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The Social Origins of Language

By Daniel Dor

Presents a new theoretical framework for the origins of human language and sets key issues in language evolution in their wider context within biological and cultural evolution


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Preposition Placement in English: A Usage-Based Approach

By Thomas Hoffmann

This is the first study that empirically investigates preposition placement across all clause types. The study compares first-language (British English) and second-language (Kenyan English) data and will therefore appeal to readers interested in world Englishes. Over 100 authentic corpus examples are discussed in the text, which will appeal to those who want to see 'real data'


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Free Access 4 You

Free access to several Brill linguistics journals, such as Journal of Jewish Languages, Language Dynamics and Change, and Brill’s Annual of Afroasiatic Languages and Linguistics.


Academic Paper


Title: Dominant language influence in acquisition and attrition of binding: Interpretation of the Korean reflexive caki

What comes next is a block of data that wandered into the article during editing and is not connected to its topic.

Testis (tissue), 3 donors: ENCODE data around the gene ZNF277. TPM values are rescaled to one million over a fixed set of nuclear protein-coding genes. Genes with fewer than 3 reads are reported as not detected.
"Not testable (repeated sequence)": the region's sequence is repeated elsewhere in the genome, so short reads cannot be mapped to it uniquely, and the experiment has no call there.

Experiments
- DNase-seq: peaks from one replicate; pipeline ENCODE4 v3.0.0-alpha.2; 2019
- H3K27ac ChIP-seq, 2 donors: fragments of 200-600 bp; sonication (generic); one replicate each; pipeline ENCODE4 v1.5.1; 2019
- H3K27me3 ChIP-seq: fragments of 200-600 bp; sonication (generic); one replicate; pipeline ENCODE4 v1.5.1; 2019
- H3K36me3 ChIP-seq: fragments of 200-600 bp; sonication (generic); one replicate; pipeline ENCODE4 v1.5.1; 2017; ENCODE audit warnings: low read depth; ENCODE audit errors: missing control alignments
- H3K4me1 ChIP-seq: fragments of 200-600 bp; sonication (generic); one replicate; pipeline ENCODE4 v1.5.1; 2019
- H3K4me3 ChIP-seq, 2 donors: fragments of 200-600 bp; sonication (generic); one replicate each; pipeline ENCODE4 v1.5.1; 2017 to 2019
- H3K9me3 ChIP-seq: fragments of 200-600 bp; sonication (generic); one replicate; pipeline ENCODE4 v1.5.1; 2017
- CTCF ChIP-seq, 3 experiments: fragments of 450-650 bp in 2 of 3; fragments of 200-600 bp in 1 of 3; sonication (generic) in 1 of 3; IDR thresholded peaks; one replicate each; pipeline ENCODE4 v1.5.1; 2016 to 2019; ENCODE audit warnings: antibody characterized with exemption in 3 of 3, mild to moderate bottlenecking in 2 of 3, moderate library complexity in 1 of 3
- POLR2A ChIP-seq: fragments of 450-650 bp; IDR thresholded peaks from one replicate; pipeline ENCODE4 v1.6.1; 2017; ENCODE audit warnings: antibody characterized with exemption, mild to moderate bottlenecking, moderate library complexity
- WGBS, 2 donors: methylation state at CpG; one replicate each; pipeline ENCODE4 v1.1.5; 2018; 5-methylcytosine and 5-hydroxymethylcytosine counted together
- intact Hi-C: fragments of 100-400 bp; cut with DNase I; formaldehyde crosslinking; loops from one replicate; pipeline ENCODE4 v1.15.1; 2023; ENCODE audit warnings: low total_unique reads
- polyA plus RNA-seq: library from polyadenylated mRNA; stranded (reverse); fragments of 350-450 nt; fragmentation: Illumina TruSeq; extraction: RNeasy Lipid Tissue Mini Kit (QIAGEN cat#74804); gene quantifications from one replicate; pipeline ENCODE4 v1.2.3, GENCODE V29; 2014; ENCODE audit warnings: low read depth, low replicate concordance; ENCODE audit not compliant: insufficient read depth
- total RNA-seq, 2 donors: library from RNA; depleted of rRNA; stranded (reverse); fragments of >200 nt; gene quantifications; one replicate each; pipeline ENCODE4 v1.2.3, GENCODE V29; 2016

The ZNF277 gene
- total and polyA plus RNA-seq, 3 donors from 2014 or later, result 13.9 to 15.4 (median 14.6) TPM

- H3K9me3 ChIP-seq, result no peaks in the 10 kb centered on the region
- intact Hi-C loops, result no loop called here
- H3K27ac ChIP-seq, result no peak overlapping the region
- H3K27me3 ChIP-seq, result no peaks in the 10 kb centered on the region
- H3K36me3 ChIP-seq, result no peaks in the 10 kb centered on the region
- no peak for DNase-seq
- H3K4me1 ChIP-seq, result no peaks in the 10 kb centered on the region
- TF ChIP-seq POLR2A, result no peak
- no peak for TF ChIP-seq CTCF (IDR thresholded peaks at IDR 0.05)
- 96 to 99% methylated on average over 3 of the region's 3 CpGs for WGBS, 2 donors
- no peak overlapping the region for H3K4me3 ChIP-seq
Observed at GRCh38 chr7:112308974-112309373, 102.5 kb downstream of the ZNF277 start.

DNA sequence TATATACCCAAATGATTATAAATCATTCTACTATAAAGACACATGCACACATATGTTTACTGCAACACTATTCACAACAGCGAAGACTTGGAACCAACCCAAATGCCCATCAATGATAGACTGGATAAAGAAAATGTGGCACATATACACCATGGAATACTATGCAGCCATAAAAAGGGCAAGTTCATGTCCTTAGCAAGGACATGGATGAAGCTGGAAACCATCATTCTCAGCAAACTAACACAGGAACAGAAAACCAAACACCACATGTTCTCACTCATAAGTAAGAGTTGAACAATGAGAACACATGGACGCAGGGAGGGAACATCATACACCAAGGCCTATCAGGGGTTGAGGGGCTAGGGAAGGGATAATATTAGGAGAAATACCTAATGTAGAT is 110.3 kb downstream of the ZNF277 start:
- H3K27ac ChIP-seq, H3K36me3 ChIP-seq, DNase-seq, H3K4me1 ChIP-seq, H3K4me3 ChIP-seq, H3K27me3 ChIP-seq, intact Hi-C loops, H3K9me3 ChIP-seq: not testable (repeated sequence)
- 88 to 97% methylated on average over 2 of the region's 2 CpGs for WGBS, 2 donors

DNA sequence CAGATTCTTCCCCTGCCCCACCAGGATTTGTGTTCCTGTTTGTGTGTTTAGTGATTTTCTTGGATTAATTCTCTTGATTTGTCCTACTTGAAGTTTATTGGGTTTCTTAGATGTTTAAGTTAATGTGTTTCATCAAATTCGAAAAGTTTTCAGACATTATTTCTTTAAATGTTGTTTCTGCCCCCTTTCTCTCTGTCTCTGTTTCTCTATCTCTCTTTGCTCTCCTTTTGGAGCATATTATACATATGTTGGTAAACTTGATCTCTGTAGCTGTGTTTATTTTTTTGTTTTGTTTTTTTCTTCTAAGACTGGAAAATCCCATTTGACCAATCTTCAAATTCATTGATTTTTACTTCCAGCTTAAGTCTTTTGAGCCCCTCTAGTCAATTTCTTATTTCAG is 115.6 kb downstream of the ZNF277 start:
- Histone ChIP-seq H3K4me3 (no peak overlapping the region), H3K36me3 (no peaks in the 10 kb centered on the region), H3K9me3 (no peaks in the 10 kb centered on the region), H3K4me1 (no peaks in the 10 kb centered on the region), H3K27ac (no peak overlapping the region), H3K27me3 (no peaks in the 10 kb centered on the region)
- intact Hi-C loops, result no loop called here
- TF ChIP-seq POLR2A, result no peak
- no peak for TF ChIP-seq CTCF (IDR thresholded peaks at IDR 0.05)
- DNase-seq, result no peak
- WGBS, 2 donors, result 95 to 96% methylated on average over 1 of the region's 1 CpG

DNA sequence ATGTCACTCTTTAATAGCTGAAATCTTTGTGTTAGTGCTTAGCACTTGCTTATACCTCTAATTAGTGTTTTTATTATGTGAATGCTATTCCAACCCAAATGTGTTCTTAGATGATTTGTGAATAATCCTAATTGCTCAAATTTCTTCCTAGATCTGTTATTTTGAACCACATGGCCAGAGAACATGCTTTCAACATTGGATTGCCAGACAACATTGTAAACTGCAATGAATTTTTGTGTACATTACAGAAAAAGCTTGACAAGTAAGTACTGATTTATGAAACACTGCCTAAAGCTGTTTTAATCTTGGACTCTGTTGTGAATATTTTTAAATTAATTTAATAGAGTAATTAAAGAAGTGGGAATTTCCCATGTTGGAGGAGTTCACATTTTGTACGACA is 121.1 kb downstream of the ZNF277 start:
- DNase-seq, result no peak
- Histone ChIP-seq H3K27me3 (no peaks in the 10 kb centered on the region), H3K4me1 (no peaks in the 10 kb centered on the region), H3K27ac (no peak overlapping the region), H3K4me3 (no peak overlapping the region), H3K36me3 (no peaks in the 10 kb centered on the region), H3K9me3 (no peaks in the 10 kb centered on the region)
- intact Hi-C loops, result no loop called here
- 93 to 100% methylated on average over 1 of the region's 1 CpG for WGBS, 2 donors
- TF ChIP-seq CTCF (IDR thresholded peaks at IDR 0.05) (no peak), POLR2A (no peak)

Author: Ji-Hye Kim
Institution: University of Illinois at Urbana-Champaign
Author: Silvina A Montrul
Email: click here to access email
Homepage: http://www.linguistics.illinois.edu/people/montrul
Institution: University of Illinois at Urbana-Champaign
Author: James Hye-Suk Yoon
Email: click here to access email
Institution: University of Illinois at Urbana-Champaign
Linguistic Field: Language Acquisition
Subject Language: Korean
Abstract: This study investigates how the dominant language of Korean heritage speakers (English) influences Korean (minority language) in the domain of binding interpretations by comparing the performance of Korean immigrants in English dominant context with that of incomplete learners of Korean and L2 learners of Korean. Four groups (10 Korean immigrants, 17 simultaneous bilinguals, 14 late L2 learners, and 30 Korean native speakers) were tested. Differences between English and Korean in Governing Category and structural constraints were tested through a Truth Value Judgment Task with stories. Overall results showed that Korean immigrants (attriters) did not differ from Korean controls, while simultaneous bilinguals (incomplete learners) and late L2 learners of Korean showed behavior different from Korean control when two languages were different in their binding properties.

CUP at LINGUIST

This article appears in Bilingualism: Language and Cognition Vol. 13, Issue 1, which you can read on Cambridge's site or on LINGUIST .



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